Gelato is churned at a much slower, more gentle speed, as the dasher used often moves up and down to break up the ice crystals and thoroughly chill the base, as opposed to rotating in rapid circles. This results in a far denser final product with little to no air mixed in.
If the idea that you’re paying a few dollars less only to purchase more invisible air doesn’t convince you to buck up and buy a superior product the next time you’re shopping, I don’t know what will.
You can also recognize the higher quality dessert by weighing one container against another, or by flipping over the carton and eyeing the weight per serving. The good stuff will be heavier.
Finally, let’s talk temperature.
Both of these styles are emulsions of two substances that don’t normally mix readily: fat and water.
After being churned (when the ice crystals are at their smallest), the mixtures go into the hardening phase to freeze more thoroughly. If hardened at too high of a temperature – particularly ice cream, with its elevated fat content – they will separate readily into melty dessert soup.
Ice cream is at its best when it’s stored at or below 0°F, while gelato requires a temperature that’s a touch higher to be at its peak. If the small ice crystals begin to melt and then refreeze (which happens with frequent door opening and closing, or every time you sit on the couch with Ben & Jerry and then return them to the freezer), the dessert hardens and big lumps can form.
In a sub-zero freezer that isn’t opened repeatedly, the smooth texture is preserved.
If frozen too cold, gelato’s density factor doesn’t work in its favor, as it will become rock solid and much harder to scoop. But when stored and served properly (at around 15°F), its plush, elastic consistency comes through.
As far as serving goes, about 10°F is the sweet spot for ice cream, which can be achieved by letting it sit on the counter at room temperature for around 10 to 15 minutes, or in the fridge for 20 to 30 minutes. Both methods result in a softer texture and more enjoyable dessert experience overall, since totally frozen foods at 0°F tend to numb our taste buds.
Though most grocery store freezers as well as home freezers all maintain the same temperature, around 0°F or below, you can expect these requirements to be adhered to attentively at your local gelateria – an added benefit to purchasing your gelato in single servings at a specialty store.
Speaking of those servings, are you ready for a big bowlful?
Ice cream and gelato are as creamy and dreamy as desserts come, and we’ve almost covered the differences from start to finish.
Now that you know the process of how each made their way into their cute little containers, it’s time to bring them to the bowls. Or cones! But don’t use that deeply rounded scoop to collect your gelato.
A scoop is best used for shaping American-style ice cream into firm, rounded balls, while gelato is typically served with a flat spatula-like spade. This authentic Italian tool can also neatly slide into thick, hard ice cream, but most importantly, it plays a part in manipulating the dessert’s texture just before serving.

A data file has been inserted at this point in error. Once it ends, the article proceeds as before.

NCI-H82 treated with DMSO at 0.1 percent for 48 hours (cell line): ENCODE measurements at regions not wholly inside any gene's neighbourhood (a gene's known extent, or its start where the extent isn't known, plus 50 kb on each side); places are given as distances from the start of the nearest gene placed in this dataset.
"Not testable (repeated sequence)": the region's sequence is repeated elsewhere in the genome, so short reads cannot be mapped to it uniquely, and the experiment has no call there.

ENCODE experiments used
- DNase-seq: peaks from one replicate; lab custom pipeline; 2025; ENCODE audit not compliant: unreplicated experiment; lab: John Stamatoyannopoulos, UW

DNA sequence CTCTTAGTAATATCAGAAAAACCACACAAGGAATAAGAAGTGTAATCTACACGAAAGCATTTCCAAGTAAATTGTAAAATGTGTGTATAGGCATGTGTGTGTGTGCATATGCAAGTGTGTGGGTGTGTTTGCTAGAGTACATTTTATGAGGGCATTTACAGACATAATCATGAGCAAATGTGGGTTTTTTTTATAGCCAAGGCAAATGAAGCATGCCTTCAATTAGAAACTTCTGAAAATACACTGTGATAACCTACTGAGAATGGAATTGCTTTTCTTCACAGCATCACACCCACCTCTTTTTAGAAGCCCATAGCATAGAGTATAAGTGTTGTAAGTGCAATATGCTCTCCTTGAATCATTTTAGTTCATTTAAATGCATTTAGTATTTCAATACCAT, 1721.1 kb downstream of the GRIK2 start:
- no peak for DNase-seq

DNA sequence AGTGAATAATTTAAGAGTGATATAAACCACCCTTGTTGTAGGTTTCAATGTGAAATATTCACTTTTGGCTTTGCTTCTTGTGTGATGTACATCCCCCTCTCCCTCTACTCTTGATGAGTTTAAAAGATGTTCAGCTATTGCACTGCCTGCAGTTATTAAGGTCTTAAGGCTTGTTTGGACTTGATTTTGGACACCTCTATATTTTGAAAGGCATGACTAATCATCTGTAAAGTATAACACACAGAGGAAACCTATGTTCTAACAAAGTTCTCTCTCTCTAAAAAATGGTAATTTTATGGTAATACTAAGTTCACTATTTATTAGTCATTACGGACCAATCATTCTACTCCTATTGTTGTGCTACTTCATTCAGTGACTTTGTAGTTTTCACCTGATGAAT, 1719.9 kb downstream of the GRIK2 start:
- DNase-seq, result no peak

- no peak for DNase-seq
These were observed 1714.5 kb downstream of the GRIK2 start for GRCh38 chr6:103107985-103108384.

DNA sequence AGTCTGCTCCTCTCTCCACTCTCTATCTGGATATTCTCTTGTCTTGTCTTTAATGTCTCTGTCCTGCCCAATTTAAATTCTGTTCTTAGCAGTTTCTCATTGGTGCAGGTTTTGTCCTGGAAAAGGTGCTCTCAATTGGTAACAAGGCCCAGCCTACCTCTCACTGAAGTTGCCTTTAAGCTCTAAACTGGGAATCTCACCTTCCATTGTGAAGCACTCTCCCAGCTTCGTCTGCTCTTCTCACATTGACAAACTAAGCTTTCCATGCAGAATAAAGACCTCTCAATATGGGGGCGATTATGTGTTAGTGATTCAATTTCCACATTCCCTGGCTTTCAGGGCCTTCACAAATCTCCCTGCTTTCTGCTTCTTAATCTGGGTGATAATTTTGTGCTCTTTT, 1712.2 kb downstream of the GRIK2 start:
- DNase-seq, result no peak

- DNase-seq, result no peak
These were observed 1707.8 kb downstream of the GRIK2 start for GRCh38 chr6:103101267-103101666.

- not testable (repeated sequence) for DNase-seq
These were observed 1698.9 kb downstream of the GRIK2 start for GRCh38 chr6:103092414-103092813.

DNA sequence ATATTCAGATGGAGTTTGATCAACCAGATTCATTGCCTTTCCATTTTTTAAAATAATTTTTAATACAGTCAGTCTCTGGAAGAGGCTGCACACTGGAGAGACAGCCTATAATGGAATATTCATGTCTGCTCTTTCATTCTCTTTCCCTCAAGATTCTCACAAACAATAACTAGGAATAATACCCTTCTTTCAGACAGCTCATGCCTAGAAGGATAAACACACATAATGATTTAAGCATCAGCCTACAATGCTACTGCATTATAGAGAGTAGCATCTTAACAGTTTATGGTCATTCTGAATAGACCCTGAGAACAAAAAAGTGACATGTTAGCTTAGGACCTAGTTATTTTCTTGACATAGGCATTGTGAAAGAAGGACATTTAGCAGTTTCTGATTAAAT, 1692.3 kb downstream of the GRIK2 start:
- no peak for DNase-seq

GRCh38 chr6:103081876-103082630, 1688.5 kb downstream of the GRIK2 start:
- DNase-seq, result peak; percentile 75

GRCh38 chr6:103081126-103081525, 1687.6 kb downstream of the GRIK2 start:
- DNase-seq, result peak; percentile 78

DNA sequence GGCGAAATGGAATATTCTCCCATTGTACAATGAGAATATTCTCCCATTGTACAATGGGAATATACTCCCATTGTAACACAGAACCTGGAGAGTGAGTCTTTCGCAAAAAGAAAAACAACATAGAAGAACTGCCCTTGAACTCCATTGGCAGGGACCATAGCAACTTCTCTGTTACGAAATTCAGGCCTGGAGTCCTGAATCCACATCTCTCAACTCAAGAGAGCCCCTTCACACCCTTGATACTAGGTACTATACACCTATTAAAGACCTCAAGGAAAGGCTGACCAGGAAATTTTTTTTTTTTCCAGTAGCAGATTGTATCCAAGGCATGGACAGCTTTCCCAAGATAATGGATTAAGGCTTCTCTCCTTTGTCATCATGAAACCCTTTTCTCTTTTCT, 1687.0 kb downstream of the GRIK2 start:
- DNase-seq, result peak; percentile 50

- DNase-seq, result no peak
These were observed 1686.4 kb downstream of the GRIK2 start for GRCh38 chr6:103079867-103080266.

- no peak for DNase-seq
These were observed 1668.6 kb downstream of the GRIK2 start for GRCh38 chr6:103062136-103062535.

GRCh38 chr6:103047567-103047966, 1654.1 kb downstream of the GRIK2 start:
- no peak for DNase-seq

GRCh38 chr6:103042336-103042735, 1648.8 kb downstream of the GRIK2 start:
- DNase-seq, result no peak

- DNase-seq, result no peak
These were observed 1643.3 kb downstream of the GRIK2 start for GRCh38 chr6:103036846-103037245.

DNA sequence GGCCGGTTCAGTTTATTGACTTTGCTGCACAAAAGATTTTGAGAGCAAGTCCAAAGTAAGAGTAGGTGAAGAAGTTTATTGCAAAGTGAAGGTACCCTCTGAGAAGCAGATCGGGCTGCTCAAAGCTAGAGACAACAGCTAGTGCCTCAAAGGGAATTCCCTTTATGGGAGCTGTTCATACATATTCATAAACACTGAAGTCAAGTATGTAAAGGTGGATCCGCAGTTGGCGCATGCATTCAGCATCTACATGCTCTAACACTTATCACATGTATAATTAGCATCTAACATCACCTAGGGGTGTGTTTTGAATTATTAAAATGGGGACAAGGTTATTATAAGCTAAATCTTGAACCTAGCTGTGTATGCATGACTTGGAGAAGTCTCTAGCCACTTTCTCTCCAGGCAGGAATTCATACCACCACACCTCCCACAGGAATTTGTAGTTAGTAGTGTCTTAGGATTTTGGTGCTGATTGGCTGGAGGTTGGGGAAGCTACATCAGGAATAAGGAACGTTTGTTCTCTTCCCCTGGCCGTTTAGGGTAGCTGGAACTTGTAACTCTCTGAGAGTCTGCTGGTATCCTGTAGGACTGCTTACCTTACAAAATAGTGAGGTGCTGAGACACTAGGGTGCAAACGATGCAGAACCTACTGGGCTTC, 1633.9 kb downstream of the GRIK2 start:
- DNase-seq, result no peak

There’s an artistry to it, and using a spade is not just an arbitrary tradition. It’s specifically designed for working the gelato and softening it to the preferred consistency for the best flavor and texture.
HIC Harold Import Co. Frozen Dessert Spade, available on Amazon
I like the frozen dessert spade from HIC Harold Import Co. It’s filled with anti-freeze fluid, to keep frozen desserts from sticking, and it’s available on Amazon. They also offer a classic stainless steel spade with a plastic BPA-free handle. You’ll find it on Amazon as well.
One Scoop or Two?
We could sit here all day and discuss the chemistry of these concoctions in even more detail, but instead, let’s just grab a spoon and partner up with a pint.
Are you with me?
Though the differences are subtle, they all affect how the treats land on your tongue. And in the end, isn’t the goal to choose what will make your mouth happiest?
No matter how you choose to dig into either one, everybody comes out on top.
Are you a fan of modest ingredient combos like cookies and cream, or do you get down with elaborate and more unique mashups like sweet corn and peach? Share your favorite flavors in the comments below!
And keep the frozen dessert party going by practicing your scratch-made skills with these scoop-worthy recipes and kitchen gear:
- Pumpkin Cinnamon Ice Cream
- Pomegranate Orange No-Churn Ice Cream
- A Review of the DeLonghi GM6000 Gelato Maker
© Ask the Experts, LLC. ALL RIGHTS RESERVED. See our TOS for more details. Uncredited photos: Shutterstock. With additional writing and editing by Allison Sidhu.
About Fanny Slater
Fanny Slater is a home-taught food enthusiast based in Wilmington, North Carolina who won the “Rachael Ray Show” Great American Cookbook Competition in 2014, and published her cookbook “Orange, Lavender & Figs” in 2016. Fanny is a food and beverage writer, recipe developer, and social media influencer. She was a co-host on the Food Network series “Kitchen Sink,” was featured on Cooking Channel’s longtime popular series “The Best Thing I Ever Ate,” and continues to appear regularly on the “Rachael Ray Show.”